“12:08 East of Bucharest,” currently playing at Film Forum in New York, is part of a new wave of Romanian movies that are slowly reaching American audiences. National cinemas often become great just as dictatorships loosen up or fall, when there’s the right combination of freedom of expression and miserable conditions. Think of Czech cinema during Alexander Dubček’s Prague Spring, Polish cinema during the early years of Solidarity, Yugoslav cinema during the country’s disintegration after Tito, or Iranian cinema during the now dead reform era. Totalitarian rule makes artistic creation impossible, but, apparently, social peace threatens it with triviality. Romania hasn’t been a dictatorship since 1989, but it still suffers from appalling economic misery, a blighted industrial landscape, and vast government corruption. Naturally, it’s enjoying a golden age of movies.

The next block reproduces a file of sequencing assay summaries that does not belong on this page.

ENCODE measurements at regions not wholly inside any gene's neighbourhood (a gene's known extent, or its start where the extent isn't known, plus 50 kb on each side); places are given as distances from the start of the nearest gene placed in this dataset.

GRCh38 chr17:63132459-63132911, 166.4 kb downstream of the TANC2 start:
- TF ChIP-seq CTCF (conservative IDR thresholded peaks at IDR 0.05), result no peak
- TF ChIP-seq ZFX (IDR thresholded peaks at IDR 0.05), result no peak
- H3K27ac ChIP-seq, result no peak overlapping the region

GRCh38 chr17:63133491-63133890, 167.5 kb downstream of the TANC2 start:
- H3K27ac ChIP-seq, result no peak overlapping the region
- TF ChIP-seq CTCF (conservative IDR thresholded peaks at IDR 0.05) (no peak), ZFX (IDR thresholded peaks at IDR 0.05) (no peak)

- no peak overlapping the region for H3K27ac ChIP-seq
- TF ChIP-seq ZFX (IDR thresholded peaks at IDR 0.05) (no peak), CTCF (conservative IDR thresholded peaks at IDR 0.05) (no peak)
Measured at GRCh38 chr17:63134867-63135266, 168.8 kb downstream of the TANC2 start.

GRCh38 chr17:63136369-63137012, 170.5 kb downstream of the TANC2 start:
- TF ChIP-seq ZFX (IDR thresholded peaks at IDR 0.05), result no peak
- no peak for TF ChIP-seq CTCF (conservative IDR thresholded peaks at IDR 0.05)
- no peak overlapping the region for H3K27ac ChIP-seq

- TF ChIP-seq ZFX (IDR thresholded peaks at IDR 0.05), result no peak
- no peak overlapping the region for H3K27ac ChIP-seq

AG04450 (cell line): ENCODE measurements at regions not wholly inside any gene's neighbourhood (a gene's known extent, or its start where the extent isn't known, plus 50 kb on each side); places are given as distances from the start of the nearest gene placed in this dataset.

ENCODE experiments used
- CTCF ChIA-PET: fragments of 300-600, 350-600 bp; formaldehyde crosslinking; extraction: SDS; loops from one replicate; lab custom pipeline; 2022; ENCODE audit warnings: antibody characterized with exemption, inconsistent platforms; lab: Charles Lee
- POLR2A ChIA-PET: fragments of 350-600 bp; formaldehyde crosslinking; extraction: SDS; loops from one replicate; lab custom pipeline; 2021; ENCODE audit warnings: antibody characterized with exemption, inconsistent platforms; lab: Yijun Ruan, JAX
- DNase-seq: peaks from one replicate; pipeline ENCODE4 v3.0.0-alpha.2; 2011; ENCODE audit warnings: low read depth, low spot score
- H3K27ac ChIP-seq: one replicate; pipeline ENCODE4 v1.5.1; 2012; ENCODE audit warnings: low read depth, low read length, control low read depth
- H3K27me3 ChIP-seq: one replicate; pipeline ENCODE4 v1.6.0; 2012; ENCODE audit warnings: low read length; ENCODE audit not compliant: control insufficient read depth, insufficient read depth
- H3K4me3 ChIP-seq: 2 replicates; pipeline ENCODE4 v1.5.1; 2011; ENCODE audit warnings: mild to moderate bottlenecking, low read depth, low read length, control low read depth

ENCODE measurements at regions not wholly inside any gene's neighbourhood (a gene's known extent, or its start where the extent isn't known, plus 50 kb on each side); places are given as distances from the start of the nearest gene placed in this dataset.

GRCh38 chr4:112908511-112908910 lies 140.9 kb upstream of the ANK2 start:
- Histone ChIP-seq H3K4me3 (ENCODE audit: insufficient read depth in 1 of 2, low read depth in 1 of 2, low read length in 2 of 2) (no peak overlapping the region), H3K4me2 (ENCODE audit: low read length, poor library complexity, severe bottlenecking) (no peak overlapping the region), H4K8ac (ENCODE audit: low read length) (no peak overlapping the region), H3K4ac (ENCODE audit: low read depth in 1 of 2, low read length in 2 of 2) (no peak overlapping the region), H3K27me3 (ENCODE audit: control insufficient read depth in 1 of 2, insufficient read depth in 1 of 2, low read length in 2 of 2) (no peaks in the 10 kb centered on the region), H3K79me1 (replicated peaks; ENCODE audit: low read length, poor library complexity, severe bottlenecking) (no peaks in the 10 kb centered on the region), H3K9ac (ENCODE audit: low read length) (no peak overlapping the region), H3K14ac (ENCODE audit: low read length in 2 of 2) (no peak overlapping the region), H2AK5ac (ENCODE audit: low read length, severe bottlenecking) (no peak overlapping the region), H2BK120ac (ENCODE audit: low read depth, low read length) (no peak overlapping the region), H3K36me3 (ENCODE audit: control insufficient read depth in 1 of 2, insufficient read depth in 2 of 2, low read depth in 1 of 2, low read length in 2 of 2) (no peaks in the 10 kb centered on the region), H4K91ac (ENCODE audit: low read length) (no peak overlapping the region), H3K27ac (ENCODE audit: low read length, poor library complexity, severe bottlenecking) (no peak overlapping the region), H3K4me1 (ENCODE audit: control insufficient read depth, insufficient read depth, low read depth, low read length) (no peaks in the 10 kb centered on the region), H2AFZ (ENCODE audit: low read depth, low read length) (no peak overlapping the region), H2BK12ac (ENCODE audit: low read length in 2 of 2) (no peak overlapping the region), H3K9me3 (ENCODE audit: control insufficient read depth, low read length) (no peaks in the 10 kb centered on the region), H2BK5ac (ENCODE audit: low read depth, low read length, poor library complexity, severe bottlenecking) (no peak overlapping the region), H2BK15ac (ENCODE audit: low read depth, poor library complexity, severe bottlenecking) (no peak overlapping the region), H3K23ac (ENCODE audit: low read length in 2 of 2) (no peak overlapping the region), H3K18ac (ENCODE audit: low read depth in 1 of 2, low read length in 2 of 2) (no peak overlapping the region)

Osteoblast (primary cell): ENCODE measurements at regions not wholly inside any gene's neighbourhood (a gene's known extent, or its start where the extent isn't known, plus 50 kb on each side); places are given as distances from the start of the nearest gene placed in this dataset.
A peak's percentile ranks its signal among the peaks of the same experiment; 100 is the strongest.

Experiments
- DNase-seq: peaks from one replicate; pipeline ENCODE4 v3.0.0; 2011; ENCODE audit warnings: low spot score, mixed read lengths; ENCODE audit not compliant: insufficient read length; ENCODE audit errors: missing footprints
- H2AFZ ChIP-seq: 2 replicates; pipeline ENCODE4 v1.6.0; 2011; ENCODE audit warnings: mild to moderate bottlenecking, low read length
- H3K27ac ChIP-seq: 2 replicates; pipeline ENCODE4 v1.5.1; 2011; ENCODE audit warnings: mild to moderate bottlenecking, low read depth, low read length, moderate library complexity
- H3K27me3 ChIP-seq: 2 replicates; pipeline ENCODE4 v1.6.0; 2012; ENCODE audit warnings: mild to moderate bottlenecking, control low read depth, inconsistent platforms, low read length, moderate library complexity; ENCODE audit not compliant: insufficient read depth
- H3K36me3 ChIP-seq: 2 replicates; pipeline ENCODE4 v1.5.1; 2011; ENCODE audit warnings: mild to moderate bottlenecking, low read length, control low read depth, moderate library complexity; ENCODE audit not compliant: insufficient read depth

The Romania of “12:08 East of Bucharest” is bleak—the streets are gray and wet, the lamps flicker on and off, and almost all the color has been washed out of the film stock, rendering the apartments even more dingy and cramped, the human faces more exhausted—and yet, when I saw it, the audience laughter was as loud and sustained as at “Borat.” The premise is that a small-time TV anchor in an unnamed town east of Bucharest devotes a call-in show to the subversive question “Was there a revolution in our town?” The anchor relentlessly interrogates an alcoholic townsman who claims to have fought the security police in the main square just a few minutes before the violent overthrow of the Ceauşescu regime in December, 1989. Romanians have had few other recent triumphs, and yet the film’s director, Corneliu Porumboiu, doesn’t hesitate to make a mockery of this last shred of national glory. It’s a type of black humor that’s particularly Eastern European: “12:08 East of Bucharest” shows how much laughter and art can be built on the notion that everything about one’s country is basically shit.